The sunlight slides down-and-across the wall.
Partly reclined, I sit propped against four pillows
(one too hard, one too soft, one flat as paper,
and one Just Right)
writing notes on Whitman and Miss Emily Dickinson.
He comes in, grinning and waving,
and crawls in beside me,
bed-warm toes against my leg,
reading the words appearing on the screen.
Pointing out my typing errors.
Patiently waiting to tell me about building rockets in fourth grade.
When did I slip my left arm around him?
When did I let go the keypad?
Did I give him all my attention without even
He stays. I type one-fingered.
It takes longer, we both notice.
So he places his left hand on the left-side keys,
fingers curved in perfect form,
and taps out the As, the Ts, the Es in each word
as I handle all the right-side rest.
This moment, with my boy in my arm and our
tousled morning-heads touching, our
hands neighborly on the keypad,
laughing at our spelling errors and our fumbled
at written communication …
this moment is one I want to hold
I know. Life is happening.
And I want you to know that I’ve noticed
That even though you’re managing to do all the things
You have to do, that you’re not doing any of them
I’ve noticed, and everyone else has noticed, too.
And we’re all surviving the fact.
These 242 words are the most you’ve typed in
A Very Long TIme.
We’ve noticed that collectively, your sophomores
Get a great deal of time and attention,
Even though personally, they’d benefit from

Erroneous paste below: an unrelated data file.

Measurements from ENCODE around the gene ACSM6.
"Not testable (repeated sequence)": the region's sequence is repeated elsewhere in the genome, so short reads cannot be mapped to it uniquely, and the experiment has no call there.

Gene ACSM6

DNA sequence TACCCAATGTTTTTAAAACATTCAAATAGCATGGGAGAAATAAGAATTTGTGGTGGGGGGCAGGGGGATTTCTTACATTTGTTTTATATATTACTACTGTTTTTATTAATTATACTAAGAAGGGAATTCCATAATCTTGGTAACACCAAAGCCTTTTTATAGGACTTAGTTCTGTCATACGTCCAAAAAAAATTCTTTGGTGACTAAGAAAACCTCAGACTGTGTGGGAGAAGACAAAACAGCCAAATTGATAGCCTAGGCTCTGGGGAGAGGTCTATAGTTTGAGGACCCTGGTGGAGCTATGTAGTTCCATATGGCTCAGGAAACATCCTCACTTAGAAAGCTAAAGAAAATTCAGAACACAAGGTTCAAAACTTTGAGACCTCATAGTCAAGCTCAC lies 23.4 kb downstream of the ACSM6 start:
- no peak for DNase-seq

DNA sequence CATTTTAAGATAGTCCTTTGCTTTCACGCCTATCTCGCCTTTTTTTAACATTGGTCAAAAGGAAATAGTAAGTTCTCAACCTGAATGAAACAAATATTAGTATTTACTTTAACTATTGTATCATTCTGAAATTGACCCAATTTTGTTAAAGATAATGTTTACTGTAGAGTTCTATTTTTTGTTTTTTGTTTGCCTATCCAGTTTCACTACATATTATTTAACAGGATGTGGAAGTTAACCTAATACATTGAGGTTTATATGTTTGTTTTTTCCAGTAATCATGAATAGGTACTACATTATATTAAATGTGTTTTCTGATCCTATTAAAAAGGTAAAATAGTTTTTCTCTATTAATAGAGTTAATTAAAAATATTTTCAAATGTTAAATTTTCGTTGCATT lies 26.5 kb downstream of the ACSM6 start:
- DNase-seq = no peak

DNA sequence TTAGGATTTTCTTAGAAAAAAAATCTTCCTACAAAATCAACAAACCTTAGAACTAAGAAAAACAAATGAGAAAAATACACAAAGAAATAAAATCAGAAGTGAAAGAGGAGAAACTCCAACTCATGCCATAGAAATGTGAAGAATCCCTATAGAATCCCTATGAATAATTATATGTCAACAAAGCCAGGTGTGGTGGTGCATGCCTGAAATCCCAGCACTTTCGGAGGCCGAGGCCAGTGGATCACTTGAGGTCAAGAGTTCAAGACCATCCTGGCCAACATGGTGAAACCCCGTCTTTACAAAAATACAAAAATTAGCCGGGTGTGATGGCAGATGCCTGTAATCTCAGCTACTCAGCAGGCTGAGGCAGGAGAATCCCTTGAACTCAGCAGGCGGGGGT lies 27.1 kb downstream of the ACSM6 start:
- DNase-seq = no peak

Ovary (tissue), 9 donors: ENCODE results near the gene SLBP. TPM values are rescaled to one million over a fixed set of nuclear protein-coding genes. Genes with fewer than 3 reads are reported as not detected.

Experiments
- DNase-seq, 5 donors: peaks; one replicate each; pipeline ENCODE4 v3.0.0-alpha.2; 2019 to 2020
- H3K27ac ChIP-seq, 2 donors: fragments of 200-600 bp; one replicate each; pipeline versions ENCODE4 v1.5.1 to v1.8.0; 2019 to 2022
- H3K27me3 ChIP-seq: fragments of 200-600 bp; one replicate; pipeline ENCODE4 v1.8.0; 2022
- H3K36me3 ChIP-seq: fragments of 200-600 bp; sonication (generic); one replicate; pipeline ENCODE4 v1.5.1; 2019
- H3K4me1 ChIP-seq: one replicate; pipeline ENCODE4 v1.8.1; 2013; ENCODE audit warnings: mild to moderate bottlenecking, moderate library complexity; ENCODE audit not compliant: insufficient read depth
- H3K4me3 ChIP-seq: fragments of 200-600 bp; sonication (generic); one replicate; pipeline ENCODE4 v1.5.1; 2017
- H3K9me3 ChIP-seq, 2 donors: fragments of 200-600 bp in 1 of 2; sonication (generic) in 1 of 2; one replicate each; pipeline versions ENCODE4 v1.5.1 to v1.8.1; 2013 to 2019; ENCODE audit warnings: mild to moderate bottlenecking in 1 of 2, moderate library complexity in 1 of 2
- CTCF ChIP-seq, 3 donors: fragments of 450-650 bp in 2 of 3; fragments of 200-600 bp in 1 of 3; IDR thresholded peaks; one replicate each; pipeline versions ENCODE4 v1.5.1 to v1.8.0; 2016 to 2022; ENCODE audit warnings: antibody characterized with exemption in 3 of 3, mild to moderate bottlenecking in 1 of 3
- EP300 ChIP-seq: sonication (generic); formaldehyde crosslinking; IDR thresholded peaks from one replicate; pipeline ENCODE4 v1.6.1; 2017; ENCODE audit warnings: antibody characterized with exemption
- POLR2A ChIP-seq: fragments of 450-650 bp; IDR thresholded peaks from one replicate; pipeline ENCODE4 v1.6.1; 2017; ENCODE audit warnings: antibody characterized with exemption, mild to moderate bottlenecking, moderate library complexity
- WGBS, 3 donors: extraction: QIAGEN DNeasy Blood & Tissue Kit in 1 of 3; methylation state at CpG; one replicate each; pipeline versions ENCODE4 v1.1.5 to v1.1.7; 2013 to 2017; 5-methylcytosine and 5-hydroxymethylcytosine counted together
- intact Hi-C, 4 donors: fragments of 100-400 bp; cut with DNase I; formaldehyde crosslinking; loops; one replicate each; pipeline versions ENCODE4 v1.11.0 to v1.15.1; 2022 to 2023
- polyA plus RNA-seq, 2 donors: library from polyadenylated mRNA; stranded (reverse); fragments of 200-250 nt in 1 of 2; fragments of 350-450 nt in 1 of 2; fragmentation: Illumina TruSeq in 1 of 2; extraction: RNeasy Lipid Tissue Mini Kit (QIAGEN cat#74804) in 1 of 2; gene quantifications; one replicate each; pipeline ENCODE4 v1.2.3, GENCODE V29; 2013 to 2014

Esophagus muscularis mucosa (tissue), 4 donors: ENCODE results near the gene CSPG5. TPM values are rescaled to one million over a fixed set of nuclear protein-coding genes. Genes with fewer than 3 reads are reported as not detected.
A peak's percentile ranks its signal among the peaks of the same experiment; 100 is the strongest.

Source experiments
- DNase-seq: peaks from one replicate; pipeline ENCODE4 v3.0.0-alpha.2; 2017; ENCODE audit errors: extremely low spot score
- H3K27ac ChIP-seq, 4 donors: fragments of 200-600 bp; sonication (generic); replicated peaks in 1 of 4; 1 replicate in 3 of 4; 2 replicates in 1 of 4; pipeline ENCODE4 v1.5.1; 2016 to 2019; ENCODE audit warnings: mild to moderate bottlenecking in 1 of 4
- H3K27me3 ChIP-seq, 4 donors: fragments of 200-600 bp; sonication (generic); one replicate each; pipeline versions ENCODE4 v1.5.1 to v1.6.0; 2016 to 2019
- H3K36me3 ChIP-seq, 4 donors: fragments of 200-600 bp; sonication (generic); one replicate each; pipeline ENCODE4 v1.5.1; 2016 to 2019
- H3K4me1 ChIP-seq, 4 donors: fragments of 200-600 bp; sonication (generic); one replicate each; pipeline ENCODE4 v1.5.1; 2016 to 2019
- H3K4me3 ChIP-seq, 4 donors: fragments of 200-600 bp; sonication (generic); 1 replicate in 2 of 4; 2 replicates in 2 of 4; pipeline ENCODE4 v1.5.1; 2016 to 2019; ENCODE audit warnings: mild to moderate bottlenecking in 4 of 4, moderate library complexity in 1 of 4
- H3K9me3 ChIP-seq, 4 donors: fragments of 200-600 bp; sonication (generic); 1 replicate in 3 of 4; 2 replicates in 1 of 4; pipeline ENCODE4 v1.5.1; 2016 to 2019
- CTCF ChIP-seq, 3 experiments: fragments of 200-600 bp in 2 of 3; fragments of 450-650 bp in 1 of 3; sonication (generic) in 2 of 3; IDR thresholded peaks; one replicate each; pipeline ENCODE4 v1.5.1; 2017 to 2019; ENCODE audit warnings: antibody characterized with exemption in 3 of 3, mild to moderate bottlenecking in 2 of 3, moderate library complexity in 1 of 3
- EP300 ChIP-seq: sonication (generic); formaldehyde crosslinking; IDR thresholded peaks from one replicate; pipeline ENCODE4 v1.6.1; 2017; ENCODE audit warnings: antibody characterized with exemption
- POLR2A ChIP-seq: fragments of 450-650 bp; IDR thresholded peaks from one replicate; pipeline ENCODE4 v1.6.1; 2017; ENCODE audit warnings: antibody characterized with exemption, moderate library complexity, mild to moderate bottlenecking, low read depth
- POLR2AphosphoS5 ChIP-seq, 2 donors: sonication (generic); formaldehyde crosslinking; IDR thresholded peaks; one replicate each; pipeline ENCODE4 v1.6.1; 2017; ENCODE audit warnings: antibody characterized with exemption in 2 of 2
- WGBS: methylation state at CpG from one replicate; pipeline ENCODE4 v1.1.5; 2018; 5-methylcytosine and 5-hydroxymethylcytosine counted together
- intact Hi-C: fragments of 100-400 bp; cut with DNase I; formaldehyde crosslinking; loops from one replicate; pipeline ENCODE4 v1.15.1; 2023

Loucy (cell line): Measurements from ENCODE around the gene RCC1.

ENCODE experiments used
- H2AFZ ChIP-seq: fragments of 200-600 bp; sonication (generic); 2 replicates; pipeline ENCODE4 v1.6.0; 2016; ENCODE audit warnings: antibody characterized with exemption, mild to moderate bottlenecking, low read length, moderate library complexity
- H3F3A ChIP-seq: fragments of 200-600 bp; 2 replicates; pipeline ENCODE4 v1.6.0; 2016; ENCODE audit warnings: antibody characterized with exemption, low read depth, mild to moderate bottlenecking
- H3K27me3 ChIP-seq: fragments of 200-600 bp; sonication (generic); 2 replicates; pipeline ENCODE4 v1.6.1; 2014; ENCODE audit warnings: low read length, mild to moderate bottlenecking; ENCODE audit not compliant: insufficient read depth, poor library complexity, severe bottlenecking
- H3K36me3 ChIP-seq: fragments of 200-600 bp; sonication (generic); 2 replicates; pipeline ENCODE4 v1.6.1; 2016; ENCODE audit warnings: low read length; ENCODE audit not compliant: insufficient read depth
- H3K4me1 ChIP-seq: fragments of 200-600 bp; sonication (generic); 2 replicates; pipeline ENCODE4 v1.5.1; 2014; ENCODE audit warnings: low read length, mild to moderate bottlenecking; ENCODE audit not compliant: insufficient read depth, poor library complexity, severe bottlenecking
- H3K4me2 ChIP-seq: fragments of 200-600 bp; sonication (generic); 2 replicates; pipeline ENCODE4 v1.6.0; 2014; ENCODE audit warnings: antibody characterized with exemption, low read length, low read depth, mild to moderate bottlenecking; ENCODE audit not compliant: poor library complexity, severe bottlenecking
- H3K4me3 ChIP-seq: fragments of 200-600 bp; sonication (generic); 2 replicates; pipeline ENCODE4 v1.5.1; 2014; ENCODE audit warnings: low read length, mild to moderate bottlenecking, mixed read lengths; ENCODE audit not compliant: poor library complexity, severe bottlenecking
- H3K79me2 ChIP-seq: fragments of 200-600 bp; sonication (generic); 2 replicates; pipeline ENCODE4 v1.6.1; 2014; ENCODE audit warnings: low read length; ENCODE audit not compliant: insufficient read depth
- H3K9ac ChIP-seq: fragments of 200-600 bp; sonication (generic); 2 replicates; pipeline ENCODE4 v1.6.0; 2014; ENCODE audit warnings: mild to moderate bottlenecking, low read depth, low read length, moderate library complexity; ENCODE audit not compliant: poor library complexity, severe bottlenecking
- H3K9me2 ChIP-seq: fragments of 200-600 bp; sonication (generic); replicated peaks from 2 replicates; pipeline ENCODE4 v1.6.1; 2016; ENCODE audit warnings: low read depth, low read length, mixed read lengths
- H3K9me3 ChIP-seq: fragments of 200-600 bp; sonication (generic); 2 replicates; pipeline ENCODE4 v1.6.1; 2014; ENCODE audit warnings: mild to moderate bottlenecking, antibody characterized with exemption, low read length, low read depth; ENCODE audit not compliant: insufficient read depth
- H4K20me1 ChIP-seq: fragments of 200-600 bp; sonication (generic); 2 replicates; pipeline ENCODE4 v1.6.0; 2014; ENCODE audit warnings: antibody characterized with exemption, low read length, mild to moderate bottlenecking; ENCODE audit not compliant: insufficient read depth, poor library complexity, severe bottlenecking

Some kind of time-twisting that would allow you to
Really (deeply) communicate with each of them.
Wanting to is a start, but honestly? Not a huge one.
Your house is straightened, though dingy,
And clothes are generally clean,
For which you are allowed to feel generally
We’ve all noticed that dinners are, well, lame
And there’s a startling lack of fresh leafy greens
But, hey, salad and variety are overrated
And nobody’s starving around here.
Noted: You hugged EVERY SINGLE ONE
Of your family members last night before you slept.
You bought the best kind of fruit snacks
Which makes up for some other parts of Lame Bagged Lunch.
You read the assigned book instead of skimming it for the
Nebulous answers Professor Doctor Former Runningback
Is searching for.
We’ve all noticed that it’s not glorious.
And it’s still okay. Carry on. We’ll keep noticing
The parts that work
And working on the parts that don’t.
Is anyone interested in trying a little thing with me? I’m at the knife-edge of my wits these days (I know that is in no way hard to believe) and I actually think that if I manage to squeeze in 30 minutes of writing time I may increase the will to go on. (I’m not suicidal. I don’t need an intervention. Just a nap and possibly a wife, but that’s a post for another day.)